Review: 4 wireless chargers for both smartphone and watch (one of which does earbuds, too)

These wireless chargers for Apple and Android devices offer the option of powering up your smartphone and smartwatch at the same time – though the features and prices differ significantly. And one can also charge earbuds.

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While there may be more than a dozen multi-device wireless chargers technically available now, most do not charge both smart watches and smartphones – and most of the companies who make them could not actually provide units for review since they're bring offered through crowdfunding projects.

As a result, we're limiting this review to multi-device chargers from three stalwart companies and a start-up that promptly shipped over a review unit.

Zens Dual+Watch Fast Wireless Charger

Dutch electronics vendor Zens recently released a wireless charger that can do what Apple had hoped to do with its AirPower charger before it killed the project.

Zens’ last wireless charger – the Dual-Watch Fast Wireless Charger Black – which I also reviewed in December, was able to power up two Qi-enabled smartphones and an Apple Watch via a charging post. That black, aluminum-cased charger was a real looker and its quality feel and performance impressed me. At the time, however, I was looking for the Holy Grail of wireless chargers: one that could power up a smartphone, a smart watch and a set of wireless earbuds at the same time.

This month, they came through.

Zens dualwatch aluminium wireless charger with apple watch apple airpods and iphone xr Zens

The Zens Dual+Watch Aluminium Wireless Carger with Apple Watch Apple AirPods and iPhone XR.

The new Dual+Watch Fast Wireless Charger White is now available in white and is compatible with Apple AirPods or any Qi-enabled headphones. Also unlike some other three-device wireless chargers, this one's Apple Watch charging spot is MFi certified, which is an Apple licensing program for developers of hardware and software peripherals. Basically, it’s made to Apple’s specs.

Smartphones and smartwatches are the master devices that control how they will receive power from a charging pad. The user experience and safety are better when both master [device] and slave [charger] are collaborated on by developers.

"Apple can control the iOS and the MFi certified devices at a more detailed level, which will provide a better [user experience]," Amy Teng, a Gartner research director,
said in an earlier interview. "Third-party charging devices can charge Apple devices, but [it will] be difficult to reach the same level [of user experience] if they’re not MFi certified."

The Dual+Watch Aluminium Wireless Charger has a round-edged rectangular base made out of one piece of aluminum and a watch charging post protruding from it like a chrome shower head.

Like other multi-device wireless chargers in this review, the Zens charger offers fast charging, but instead of only 7.5W (Apple’s fast charging limit) it provides up to 10W of charging for two Qi-enabled smartphones, including Samsung Fast Charge at 9W.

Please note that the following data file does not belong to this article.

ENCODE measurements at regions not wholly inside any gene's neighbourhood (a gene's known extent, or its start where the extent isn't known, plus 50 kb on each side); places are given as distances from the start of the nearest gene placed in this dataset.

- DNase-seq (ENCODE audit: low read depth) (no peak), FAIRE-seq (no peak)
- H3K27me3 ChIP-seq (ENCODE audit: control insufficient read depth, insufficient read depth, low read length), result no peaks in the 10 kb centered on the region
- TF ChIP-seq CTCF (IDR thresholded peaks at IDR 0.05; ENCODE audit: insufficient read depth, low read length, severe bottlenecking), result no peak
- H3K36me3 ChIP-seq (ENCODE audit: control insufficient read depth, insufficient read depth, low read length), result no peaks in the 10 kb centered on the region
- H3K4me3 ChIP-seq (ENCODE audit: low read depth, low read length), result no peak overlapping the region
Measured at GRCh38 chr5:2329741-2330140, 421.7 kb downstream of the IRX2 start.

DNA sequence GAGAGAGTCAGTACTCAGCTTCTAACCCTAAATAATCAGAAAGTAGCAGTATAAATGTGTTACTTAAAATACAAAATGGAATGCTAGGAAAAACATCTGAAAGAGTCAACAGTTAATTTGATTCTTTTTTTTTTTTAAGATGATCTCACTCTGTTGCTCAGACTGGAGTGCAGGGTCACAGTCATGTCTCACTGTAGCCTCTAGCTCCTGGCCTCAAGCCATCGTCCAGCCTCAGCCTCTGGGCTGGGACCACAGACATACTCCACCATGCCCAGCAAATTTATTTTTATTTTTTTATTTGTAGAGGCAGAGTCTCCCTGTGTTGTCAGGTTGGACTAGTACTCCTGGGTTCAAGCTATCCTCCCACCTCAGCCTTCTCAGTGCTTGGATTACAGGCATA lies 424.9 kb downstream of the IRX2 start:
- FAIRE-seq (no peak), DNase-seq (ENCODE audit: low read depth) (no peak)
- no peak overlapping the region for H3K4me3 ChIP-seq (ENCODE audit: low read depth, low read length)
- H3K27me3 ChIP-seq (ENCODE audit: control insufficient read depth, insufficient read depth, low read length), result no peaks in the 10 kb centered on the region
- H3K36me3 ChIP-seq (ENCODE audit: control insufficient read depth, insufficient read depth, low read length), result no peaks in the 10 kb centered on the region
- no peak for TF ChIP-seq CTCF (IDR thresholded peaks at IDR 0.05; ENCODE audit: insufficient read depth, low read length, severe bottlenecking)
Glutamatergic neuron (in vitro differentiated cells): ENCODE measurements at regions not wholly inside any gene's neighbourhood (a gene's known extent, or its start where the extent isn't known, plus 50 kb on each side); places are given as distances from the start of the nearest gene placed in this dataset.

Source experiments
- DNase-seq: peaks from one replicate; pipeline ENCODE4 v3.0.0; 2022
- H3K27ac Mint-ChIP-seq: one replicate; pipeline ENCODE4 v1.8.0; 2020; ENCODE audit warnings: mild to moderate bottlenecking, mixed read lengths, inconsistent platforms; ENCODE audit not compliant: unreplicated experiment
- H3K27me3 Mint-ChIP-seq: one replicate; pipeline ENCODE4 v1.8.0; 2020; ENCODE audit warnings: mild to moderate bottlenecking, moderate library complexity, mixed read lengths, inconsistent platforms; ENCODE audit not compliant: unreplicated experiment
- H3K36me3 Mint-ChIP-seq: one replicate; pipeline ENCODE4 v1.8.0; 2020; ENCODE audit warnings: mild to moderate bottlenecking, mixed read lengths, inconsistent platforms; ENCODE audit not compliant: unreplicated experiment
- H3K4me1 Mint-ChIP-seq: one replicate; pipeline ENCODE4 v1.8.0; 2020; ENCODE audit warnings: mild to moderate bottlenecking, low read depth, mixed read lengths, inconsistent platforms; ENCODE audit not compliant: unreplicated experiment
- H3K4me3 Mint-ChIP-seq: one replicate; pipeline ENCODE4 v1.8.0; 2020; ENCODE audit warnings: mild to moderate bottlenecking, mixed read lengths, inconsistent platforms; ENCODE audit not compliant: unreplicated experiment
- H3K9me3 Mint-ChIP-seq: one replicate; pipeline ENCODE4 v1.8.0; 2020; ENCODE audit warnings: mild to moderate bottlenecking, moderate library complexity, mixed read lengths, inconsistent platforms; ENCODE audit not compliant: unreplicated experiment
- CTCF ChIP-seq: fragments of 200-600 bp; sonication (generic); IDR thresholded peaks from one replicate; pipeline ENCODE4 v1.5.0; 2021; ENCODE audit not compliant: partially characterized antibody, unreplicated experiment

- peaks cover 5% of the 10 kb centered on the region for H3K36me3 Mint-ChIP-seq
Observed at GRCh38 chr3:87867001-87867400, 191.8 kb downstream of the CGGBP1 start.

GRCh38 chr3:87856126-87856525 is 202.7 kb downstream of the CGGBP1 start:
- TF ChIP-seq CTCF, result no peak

(Not all Qi-enabled smartphones support fast charging, but the Galaxy S9, Note9 and Apple iPhone 8 and newer models do.) The adaptive part simply means it will adjust to the fast charging requirements of whichever smartphone is placed on the pad.

As noted earlier, the Watch charging post is Apple MFi certified (necessary to create the electronic handshake with a tiny authentication chip in a watch), so it only works with the Apple Watch (all series). It won't charge an Android-based watch (or the Samsung Gear S3 Frontier we had in hand – we tried). An Apple Watch adheres to the stand through the Magnetic Charging Mode feature.

The Zens wireless charger has a liberal area for movement of a smartphone while still sending a charge. The charging post, of course, has a vastly smaller area than the pad – even more so than Samsung's – so you have to make sure your watch is properly positioned.

Zens wireless charger Zens

The Zens Dual+Watch Aluminum Wireless Charger with Apple Watch, iPhone Xs and iPhone Xr.

While the watch charging post is hard aluminum, the pad is rubberized to prevent your smartphone from slipping around.

The Zens charger has two LEDs on the bottom front of the dock that indicate when a device is connected and charging; they're smartly directed downward so as to not be distracting from a bed stand and instead give off a soft hue instead of a harsh direct light. It also means they're harder to see from across a room.

This charger is a solid product. Criticisms I have? I don't like the lack of a smartphone stand that allows you to watch videos or see incoming messages. I also think the form factor could have been better thought out; if you hang a watch on the charging post, the band hangs down over one of the smartphone charging surfaces. It's no deal breaker, but it's inconvenient.

Lastly, the charging cord and power plug: I'd prefer a USB C-Type plug versus a proprietary one and I don't like that the power adapter is horizontally positioned; it covers up to two outlets on a power strip. Samsung (see below) designed its adapter smartly; it's vertical. The Zens charger power adapter, however, comes with three interchangeable plugs: U.S., UK and EU. (That's very handy indeed).

The Zens Dual+Watch Aluminum Wireless Charger comes with a three-year warranty, which says a lot about the company's confidence in its charger. No other device in this review has such a long warranty.

Overall, I really like the Zens Dual+Watch Fast Wireless Charger. It's a great looking piece of technology made by a reputable company and it allows for up to two smartphones and one watch to charge at the same time – that's one more smartphone than the other chargers I reviewed can handle.

You'll only find the Dual+Watch Fast Wireless Charger on Zens's site, where it retails for €99.99, or about $112. So, for the same price as the Samsung, you get an additional charging pad – but no upright smartphone charging stand.

Samsung's Wireless Charger Duo

Samsung Wireless Charging Duo Samsung

The Samsung Wireless Charging Duo.

The Samsung Wireless Charger Duo impressed me from the moment I pulled it from the box. With a smooth, matte black finish and slick, curvy lines, this charger is aesthetically pleasing and feels well built.

The two charging spots offers 7.5W "adaptive fast charging."  (Not all Qi-enabled smartphones support fast charging, but the Galaxy S9, Note9 and Apple iPhone 8 and newer do). Samsung, however, said Apple has a proprietary charging standard related to Qi, so Samsung's hardware can only charge compatible iPhones at the standard Qi output, 5W.

While the Wireless Charger Duo will power up a Qi-enabled Android smartphone or iPhone, it only supports the Gear S3 or later Samsung Watches. So, you can charge either two Qi-enabled smartphones or a smart phone and a Samsung smartwatch at the same time.